Africa's Dry Dusty Winds Seen from Space (Photo)

Dust plumes off Namibia
Dust plumes are seen blowing off the coast of Namibia in an astronaut image taken June 21, 2014. (Image credit: ISS Crew Earth Observations Facility and the Earth Science and Remote Sensing Unit, Johnson Space Center)

Hot winds send dust streaking out to sea in a new astronaut photograph of Namibia's coast. 

These dust plumes are created by mountain, or berg, winds, according to NASA's Earth Observatory. Much like the Santa Ana winds in California, these winds flow from inland mountains. When air hits the mountain ranges, it rises and drops its moisture on the inland side of the slopes. After cresting, the now-dry air rushes downhill and encounters increasing atmospheric pressure, which causes it to contract — and in the process, heat up. 

This phenomenon is the reason for the "rain shadow" on the downwind, or lee, side of mountains, where the lee slope is much drier than the windward side. Berg winds are also known as Foehn winds or "snow-eaters," the latter because they melt snow on the lee side of mountains so rapidly. 

Foehn winds can fuel wildfires, particularly when they are strong. The berg winds of southern Africa can gust up to 62 mph (100 km/h), as can the Santa Ana winds of California.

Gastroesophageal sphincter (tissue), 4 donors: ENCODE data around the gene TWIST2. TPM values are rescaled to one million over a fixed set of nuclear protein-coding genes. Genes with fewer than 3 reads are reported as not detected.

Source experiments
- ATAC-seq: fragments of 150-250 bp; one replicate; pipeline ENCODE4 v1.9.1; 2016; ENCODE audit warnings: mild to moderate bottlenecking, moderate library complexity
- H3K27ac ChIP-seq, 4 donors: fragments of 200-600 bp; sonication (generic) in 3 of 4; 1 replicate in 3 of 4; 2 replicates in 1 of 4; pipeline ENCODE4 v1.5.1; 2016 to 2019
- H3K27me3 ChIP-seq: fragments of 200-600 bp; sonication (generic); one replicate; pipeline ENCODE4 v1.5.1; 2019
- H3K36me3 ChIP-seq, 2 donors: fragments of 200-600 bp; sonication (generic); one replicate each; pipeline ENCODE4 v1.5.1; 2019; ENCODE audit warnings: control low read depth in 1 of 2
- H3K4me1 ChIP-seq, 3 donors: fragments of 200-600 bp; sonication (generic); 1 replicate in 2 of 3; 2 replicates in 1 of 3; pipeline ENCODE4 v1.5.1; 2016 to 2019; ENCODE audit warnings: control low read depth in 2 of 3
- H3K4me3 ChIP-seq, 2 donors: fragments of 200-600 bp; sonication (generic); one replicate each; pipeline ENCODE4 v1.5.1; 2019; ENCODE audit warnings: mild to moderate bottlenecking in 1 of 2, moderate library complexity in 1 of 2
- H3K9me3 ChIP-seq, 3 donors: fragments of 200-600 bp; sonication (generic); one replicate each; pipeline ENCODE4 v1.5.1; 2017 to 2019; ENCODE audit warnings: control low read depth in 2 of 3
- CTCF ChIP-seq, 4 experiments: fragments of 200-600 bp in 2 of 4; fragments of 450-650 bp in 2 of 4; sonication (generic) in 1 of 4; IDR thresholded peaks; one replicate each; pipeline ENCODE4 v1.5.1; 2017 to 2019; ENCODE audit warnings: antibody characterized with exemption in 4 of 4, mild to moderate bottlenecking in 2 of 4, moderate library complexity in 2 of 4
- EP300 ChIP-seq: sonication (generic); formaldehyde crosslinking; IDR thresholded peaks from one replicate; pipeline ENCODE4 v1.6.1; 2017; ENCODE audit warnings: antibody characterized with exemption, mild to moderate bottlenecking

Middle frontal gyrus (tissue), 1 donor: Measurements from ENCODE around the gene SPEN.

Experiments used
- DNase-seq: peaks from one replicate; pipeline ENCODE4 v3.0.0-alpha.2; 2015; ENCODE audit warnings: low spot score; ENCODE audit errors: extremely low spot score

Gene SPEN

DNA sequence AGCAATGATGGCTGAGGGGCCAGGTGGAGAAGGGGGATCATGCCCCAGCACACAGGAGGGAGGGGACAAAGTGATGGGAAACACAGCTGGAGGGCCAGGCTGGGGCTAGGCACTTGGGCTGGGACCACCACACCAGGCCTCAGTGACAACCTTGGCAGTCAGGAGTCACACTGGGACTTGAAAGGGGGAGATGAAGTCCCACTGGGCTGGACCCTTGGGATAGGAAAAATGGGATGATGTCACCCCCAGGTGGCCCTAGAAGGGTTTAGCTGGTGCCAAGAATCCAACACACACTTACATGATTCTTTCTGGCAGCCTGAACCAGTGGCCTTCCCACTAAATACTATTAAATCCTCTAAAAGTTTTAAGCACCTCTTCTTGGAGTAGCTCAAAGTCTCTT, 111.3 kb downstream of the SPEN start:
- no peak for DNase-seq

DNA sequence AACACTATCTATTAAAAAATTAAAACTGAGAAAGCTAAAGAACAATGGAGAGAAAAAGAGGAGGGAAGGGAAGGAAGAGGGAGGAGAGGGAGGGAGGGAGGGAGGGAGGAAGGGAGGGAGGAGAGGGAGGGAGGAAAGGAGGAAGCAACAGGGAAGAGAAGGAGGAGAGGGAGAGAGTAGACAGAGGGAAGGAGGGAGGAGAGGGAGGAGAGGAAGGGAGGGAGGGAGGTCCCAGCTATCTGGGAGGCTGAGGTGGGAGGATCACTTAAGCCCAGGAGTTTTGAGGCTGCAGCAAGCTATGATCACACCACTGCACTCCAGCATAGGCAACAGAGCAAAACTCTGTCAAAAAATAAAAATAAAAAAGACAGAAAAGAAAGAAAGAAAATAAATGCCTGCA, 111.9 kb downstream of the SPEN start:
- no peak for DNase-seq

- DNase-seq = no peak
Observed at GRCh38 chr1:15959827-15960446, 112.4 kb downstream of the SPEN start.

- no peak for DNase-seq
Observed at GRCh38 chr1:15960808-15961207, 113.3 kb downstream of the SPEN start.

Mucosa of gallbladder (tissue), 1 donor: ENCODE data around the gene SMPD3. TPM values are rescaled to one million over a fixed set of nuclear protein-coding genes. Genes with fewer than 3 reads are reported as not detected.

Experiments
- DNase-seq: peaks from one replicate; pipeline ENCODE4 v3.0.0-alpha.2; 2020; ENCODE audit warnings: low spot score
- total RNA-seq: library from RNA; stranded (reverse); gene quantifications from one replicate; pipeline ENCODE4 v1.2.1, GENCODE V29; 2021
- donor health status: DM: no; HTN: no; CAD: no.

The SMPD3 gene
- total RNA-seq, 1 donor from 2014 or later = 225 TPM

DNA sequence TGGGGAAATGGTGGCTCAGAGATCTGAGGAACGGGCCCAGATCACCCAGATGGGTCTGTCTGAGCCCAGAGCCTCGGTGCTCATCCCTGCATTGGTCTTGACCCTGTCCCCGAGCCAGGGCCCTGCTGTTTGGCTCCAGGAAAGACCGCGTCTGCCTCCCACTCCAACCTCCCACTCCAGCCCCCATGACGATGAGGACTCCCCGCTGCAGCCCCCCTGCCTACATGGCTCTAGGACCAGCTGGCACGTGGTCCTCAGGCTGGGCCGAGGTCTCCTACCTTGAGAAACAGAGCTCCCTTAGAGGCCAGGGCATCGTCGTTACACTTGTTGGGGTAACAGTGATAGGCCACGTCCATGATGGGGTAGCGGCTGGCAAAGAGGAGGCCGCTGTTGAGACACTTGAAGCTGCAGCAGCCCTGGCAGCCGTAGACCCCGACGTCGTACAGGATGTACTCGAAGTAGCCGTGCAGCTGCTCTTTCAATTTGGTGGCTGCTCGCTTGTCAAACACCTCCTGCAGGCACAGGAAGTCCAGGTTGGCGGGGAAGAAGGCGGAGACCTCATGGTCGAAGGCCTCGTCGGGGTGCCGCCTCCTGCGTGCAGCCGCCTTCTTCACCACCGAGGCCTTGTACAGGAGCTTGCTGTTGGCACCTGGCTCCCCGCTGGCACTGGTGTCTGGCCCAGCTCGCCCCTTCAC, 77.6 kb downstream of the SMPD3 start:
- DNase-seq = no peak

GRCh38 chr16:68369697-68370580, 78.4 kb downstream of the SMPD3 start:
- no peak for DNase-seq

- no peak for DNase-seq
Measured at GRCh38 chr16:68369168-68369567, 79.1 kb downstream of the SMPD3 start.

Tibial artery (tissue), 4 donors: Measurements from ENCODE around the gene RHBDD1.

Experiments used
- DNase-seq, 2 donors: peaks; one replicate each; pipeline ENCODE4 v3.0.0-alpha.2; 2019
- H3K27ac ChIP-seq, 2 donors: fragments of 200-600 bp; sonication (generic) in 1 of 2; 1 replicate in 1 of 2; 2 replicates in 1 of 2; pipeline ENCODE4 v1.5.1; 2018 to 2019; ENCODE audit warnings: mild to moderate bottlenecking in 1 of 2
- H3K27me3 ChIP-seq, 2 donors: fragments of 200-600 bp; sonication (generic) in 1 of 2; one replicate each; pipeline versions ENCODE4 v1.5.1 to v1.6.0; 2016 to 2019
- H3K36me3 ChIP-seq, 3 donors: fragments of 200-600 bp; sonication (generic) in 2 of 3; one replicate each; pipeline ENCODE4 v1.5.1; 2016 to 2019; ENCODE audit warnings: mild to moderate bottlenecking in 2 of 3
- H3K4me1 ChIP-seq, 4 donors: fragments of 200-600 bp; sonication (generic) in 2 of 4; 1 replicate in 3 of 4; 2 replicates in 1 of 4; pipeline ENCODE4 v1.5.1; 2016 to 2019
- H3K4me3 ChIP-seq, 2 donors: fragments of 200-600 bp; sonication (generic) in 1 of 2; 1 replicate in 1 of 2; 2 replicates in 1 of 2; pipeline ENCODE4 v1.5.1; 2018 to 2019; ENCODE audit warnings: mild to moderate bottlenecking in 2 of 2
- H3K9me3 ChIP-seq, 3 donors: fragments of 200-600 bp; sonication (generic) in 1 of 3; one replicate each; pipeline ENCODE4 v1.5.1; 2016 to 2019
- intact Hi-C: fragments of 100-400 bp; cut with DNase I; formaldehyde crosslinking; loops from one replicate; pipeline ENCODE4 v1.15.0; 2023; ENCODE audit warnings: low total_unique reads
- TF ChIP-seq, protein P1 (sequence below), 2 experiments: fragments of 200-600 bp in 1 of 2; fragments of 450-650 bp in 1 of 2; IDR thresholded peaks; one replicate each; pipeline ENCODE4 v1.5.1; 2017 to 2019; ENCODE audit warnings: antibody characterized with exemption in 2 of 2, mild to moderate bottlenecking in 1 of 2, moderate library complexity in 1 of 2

This astronaut image was snapped on June 21. Visible below the line of dust plumes, the Orange River can be seen flowing into the Atlantic Ocean. The river marks the border between Namibia and South Africa. Up the coast, a huge sandy expanse is the Namib Desert sand sea, a UNESCO World Heritage Site. This sand field covers more than 3 million hectares, and is frequently bathed in fog, the main source of water for the dune ecosystem. 

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Stephanie Pappas
Live Science Contributor

Stephanie Pappas is a contributing writer for Live Science, covering topics ranging from geoscience to archaeology to the human brain and behavior. She was previously a senior writer for Live Science but is now a freelancer based in Denver, Colorado, and regularly contributes to Scientific American and The Monitor, the monthly magazine of the American Psychological Association. Stephanie received a bachelor's degree in psychology from the University of South Carolina and a graduate certificate in science communication from the University of California, Santa Cruz.